The Best Seared Ahi Tuna
This super simple seared tuna is one of our all-time favorite recipes ever! It is a light and refreshing ahi tuna steak recipe that you are going to LOVE enjoying by itself or add it to your favorite tuna recipe. Personally, we love serving it on a salad with a sesame ginger dressing! That umami flavor from the soy sauce and toasted sesame seeds just pair perfectly together in this easy recipe. Looks fancy but is such an easy dinner idea, a fun weekend lunch, or a cute date night at home!
What You Will Need
- raw ahi tuna steaks: ahi tuna is known for its firm texture and beautifully mild flavor. Feel free to reach for a sushi grade or sashimi grade (read more about those labels below) of either yellowfin tuna or bigeye tuna (both types of ahi tuna).
- salt and pepper: ahi tuna has such a mild flavor, so we don’t want to over-season them. But they definitely need a little salt and pepper to bring them to life.
- sesame seeds: you will press these into the ahi tuna right before you sear them in a hot pan.
- oil: I generally reach for the olive oil, but avocado oil works just fine here too.
Does Seared Tuna Need to be Sushi Grade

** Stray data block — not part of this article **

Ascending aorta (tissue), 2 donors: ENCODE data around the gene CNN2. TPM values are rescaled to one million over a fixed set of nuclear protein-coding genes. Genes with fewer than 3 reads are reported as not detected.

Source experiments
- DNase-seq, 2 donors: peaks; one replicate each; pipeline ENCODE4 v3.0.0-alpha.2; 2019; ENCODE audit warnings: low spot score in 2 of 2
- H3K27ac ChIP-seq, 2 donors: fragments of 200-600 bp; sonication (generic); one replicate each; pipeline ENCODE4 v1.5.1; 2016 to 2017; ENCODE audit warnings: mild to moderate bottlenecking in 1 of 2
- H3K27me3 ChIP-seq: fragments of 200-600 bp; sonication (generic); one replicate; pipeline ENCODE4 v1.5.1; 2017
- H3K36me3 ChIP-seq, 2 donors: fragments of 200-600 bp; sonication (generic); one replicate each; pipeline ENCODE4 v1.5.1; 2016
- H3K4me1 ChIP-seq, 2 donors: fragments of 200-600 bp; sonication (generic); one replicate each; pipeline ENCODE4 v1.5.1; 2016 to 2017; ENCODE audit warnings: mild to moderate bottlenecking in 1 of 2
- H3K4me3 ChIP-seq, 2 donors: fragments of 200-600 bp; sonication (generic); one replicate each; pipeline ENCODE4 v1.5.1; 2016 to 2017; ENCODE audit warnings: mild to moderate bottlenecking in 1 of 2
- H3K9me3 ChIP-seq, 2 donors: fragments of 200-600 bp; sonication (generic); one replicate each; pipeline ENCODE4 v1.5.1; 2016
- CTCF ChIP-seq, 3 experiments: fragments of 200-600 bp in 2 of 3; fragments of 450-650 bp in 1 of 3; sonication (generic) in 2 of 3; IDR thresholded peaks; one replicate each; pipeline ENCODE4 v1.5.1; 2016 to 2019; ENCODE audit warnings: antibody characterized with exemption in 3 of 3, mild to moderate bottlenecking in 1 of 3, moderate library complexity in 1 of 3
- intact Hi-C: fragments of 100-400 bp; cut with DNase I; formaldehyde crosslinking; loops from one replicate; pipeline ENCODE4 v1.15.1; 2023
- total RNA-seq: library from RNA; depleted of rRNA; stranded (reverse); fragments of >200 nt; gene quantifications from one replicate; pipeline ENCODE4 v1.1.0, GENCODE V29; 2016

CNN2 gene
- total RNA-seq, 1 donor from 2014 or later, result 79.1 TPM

In short – most likely, yes. But, there isn’t an official “sushi-grade” that fish can earn by meeting certain standards. Some grocery stores will sell fresh fish with that label, meaning that it is the best, highest-quality fish the store is offering and they would feel safe eating it raw. Parasitic fish (like salmon) are required to be frozen (at a temp much lower than your own freezer can provide) to kill any parasites before being consumed raw. Additionally, tuna is actually graded by wholesalers. There is a Grade 1, which is the best grade tuna you can get and is, most likely what your local grocery store would consider “sushi-grade ahi tuna”. Go to a reputable store and check out this list of questions to ask from The Kitchn to help find high-quality tuna. It’s also important to use it right away after purchasing and make sure your cutting board and utensils are super clean!